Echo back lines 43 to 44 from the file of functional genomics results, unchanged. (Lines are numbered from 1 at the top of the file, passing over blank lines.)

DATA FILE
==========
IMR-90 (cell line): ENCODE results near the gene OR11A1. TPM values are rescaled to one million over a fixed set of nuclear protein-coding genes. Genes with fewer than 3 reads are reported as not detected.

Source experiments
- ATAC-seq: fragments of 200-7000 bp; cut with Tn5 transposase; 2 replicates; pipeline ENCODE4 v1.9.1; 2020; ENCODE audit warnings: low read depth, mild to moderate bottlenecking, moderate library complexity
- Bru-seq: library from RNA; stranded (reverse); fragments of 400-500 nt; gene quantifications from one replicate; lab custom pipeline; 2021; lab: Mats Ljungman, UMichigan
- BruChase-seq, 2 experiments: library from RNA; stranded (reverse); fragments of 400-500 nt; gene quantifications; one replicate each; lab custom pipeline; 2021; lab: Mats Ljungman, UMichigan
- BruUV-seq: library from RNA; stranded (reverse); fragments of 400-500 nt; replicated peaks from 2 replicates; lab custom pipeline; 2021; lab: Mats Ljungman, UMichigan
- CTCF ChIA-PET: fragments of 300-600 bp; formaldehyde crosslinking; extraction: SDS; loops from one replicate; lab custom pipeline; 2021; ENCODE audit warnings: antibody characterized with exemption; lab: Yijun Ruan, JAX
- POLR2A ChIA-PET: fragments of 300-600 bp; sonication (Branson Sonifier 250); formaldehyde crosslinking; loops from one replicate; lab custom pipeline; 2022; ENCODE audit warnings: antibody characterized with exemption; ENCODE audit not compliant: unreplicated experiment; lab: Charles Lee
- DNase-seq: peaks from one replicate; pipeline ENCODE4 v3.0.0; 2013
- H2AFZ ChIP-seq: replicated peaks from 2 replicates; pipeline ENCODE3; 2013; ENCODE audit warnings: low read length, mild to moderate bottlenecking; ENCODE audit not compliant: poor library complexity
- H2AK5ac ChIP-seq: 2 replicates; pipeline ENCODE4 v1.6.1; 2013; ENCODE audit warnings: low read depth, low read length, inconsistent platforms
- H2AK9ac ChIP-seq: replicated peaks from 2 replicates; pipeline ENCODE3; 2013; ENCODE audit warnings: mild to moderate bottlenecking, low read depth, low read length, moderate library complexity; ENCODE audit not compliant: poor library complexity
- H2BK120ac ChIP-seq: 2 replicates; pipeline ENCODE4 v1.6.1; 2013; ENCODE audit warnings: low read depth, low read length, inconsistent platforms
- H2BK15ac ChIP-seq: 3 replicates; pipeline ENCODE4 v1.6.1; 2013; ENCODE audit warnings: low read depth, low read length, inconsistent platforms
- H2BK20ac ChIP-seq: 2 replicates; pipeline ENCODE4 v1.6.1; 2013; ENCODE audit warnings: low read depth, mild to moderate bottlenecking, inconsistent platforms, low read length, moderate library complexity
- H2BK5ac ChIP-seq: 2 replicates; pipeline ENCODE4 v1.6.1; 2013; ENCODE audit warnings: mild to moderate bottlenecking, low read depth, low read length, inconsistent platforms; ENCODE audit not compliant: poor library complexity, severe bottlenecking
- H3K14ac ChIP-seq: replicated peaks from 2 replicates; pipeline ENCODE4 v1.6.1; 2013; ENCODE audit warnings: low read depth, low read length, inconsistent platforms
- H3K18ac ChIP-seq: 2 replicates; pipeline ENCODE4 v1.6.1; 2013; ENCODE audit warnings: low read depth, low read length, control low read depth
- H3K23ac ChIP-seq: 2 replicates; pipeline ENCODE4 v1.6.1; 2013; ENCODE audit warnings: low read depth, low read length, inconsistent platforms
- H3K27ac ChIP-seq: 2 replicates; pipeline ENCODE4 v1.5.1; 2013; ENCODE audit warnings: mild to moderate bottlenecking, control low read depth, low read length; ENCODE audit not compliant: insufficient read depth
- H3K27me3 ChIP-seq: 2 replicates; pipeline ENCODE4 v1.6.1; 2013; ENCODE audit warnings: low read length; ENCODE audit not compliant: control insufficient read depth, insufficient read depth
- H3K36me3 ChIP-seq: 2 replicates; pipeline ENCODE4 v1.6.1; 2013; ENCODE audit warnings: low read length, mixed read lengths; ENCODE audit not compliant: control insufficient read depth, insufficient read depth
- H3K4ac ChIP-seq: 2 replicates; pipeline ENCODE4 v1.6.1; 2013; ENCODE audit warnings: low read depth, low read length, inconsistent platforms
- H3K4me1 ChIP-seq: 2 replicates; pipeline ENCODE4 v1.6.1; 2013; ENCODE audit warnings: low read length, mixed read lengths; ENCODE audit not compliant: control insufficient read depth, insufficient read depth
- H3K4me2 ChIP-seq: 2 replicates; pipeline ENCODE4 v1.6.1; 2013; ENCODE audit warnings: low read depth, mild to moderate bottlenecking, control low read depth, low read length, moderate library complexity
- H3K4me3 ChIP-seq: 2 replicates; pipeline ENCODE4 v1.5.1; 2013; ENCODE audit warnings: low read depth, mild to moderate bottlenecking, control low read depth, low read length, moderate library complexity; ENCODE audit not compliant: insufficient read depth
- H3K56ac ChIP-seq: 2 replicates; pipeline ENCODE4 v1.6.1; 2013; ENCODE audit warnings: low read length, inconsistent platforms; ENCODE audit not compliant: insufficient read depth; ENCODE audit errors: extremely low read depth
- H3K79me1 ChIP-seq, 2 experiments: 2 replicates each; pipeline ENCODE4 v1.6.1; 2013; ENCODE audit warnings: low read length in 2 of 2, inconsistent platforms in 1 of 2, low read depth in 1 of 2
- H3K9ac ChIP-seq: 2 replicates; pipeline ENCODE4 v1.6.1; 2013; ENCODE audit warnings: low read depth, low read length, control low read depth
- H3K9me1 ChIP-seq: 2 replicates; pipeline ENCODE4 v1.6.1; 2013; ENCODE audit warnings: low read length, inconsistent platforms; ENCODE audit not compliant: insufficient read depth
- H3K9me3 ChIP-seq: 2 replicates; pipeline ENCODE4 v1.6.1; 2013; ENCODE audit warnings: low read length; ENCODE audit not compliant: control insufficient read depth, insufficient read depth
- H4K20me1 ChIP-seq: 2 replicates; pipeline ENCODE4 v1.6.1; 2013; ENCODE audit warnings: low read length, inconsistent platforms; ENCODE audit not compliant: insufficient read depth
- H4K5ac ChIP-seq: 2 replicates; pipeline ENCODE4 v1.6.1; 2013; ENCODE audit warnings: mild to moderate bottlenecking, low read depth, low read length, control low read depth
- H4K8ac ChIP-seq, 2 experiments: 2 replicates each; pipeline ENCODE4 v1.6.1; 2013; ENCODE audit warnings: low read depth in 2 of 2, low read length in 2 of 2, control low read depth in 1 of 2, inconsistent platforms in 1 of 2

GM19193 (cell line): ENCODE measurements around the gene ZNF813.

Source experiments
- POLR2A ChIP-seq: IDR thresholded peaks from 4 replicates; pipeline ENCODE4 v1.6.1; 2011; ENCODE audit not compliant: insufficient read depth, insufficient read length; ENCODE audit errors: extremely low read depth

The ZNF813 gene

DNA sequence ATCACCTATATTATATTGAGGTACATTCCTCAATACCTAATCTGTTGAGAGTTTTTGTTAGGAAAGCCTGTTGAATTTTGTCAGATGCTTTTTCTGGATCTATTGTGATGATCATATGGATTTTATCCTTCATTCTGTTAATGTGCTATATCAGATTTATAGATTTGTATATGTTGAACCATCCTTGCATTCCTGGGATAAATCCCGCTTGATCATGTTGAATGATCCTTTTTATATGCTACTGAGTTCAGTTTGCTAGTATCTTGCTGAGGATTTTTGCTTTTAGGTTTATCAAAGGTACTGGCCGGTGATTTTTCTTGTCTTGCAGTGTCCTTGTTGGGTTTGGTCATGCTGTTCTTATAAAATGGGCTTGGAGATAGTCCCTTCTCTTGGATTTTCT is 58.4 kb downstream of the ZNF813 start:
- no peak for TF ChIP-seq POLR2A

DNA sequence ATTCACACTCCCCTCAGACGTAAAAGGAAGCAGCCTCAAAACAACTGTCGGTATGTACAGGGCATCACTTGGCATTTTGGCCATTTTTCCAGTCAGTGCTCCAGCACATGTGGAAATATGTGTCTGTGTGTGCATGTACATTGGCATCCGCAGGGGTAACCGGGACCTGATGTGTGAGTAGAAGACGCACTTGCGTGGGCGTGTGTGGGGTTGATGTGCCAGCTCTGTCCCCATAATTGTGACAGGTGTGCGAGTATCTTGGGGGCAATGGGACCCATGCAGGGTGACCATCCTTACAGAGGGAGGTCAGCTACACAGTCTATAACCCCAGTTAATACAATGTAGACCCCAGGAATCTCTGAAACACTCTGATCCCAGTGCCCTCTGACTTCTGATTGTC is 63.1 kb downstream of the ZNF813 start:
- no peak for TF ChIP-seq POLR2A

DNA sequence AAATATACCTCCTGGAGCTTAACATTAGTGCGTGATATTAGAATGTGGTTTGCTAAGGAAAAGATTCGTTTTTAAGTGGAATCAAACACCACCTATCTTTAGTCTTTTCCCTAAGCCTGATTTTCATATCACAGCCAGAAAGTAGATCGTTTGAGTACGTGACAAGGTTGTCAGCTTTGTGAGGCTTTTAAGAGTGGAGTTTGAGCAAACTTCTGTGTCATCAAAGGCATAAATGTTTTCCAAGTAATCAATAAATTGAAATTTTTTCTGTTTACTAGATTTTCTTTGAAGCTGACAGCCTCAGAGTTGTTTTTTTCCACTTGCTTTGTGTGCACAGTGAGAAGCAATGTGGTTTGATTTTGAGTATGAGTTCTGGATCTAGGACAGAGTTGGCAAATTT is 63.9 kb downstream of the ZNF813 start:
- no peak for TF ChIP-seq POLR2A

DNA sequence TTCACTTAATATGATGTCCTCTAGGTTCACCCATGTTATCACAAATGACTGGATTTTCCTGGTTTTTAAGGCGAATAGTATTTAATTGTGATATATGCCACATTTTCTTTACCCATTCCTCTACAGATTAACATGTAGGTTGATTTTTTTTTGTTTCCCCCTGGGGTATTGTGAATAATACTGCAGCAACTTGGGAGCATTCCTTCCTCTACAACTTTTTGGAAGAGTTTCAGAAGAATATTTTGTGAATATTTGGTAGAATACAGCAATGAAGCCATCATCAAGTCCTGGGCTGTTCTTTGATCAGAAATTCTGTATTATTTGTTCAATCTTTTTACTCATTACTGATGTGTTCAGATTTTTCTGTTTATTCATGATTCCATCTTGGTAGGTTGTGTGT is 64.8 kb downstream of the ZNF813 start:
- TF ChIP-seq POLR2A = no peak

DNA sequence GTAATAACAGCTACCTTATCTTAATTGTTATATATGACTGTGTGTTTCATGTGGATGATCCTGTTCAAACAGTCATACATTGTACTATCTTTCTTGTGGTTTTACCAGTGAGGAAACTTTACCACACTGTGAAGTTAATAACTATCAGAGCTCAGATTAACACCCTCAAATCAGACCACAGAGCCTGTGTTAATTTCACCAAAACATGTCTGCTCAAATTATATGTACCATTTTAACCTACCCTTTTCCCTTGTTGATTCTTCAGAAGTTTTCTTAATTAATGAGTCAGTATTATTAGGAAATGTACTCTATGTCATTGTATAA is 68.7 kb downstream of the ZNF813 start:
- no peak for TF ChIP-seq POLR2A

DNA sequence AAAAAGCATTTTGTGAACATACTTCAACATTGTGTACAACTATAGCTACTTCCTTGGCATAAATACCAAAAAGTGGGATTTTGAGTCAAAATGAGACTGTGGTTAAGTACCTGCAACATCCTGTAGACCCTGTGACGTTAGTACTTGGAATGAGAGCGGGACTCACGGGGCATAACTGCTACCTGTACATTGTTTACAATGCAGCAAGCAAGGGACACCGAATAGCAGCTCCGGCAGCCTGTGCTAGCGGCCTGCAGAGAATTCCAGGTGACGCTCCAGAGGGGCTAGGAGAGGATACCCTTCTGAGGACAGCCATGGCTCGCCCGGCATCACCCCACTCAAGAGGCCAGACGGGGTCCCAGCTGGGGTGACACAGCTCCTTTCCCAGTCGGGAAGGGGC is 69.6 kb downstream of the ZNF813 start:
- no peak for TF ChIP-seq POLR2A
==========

DNA sequence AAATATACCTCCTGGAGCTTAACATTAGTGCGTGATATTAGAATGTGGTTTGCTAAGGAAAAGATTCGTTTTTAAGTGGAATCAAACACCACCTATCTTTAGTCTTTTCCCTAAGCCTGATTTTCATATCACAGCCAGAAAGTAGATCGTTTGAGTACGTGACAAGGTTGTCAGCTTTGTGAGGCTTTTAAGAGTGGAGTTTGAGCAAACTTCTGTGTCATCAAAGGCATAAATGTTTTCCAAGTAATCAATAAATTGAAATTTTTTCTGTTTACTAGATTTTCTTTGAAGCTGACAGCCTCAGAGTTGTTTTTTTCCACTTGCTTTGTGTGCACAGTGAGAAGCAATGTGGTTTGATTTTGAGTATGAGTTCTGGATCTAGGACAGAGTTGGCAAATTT is 63.9 kb downstream of the ZNF813 start:
- no peak for TF ChIP-seq POLR2A